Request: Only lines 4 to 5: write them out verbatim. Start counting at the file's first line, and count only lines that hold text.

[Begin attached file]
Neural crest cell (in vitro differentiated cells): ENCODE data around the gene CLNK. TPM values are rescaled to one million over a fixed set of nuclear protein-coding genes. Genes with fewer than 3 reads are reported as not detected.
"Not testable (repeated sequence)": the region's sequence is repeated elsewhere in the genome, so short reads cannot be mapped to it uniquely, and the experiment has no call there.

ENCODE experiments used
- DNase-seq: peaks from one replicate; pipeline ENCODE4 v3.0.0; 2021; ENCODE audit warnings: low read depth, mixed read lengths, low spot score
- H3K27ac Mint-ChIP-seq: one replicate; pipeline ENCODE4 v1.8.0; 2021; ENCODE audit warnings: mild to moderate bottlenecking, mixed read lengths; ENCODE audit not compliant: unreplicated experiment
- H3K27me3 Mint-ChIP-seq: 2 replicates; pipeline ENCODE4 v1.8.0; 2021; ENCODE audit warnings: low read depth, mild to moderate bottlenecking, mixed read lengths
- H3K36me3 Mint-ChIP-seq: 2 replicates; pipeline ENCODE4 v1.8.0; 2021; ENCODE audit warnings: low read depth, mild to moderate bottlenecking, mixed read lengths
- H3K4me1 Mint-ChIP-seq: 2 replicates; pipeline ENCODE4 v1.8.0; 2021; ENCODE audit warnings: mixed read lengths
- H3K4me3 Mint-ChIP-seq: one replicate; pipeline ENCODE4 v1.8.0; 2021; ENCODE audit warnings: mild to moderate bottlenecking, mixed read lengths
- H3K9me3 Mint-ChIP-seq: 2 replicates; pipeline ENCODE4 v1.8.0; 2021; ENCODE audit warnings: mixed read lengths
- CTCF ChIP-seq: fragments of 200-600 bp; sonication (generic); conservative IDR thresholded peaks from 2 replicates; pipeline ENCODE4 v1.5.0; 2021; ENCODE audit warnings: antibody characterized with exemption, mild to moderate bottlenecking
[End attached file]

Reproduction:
- DNase-seq: peaks from one replicate; pipeline ENCODE4 v3.0.0; 2021; ENCODE audit warnings: low read depth, mixed read lengths, low spot score
- H3K27ac Mint-ChIP-seq: one replicate; pipeline ENCODE4 v1.8.0; 2021; ENCODE audit warnings: mild to moderate bottlenecking, mixed read lengths; ENCODE audit not compliant: unreplicated experiment